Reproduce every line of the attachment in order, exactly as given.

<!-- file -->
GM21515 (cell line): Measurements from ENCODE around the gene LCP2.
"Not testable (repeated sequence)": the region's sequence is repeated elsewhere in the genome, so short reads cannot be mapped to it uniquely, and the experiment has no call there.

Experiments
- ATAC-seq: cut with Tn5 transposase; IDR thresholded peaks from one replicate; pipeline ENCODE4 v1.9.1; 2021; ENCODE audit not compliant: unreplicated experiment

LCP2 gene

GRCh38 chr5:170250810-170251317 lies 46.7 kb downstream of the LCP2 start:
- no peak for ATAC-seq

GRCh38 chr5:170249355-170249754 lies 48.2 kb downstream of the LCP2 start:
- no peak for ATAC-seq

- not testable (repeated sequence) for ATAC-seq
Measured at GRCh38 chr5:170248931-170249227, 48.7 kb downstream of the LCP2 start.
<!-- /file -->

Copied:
GM21515 (cell line): Measurements from ENCODE around the gene LCP2.
"Not testable (repeated sequence)": the region's sequence is repeated elsewhere in the genome, so short reads cannot be mapped to it uniquely, and the experiment has no call there.

Experiments
- ATAC-seq: cut with Tn5 transposase; IDR thresholded peaks from one replicate; pipeline ENCODE4 v1.9.1; 2021; ENCODE audit not compliant: unreplicated experiment

LCP2 gene

GRCh38 chr5:170250810-170251317 lies 46.7 kb downstream of the LCP2 start:
- no peak for ATAC-seq

GRCh38 chr5:170249355-170249754 lies 48.2 kb downstream of the LCP2 start:
- no peak for ATAC-seq

- not testable (repeated sequence) for ATAC-seq
Measured at GRCh38 chr5:170248931-170249227, 48.7 kb downstream of the LCP2 start.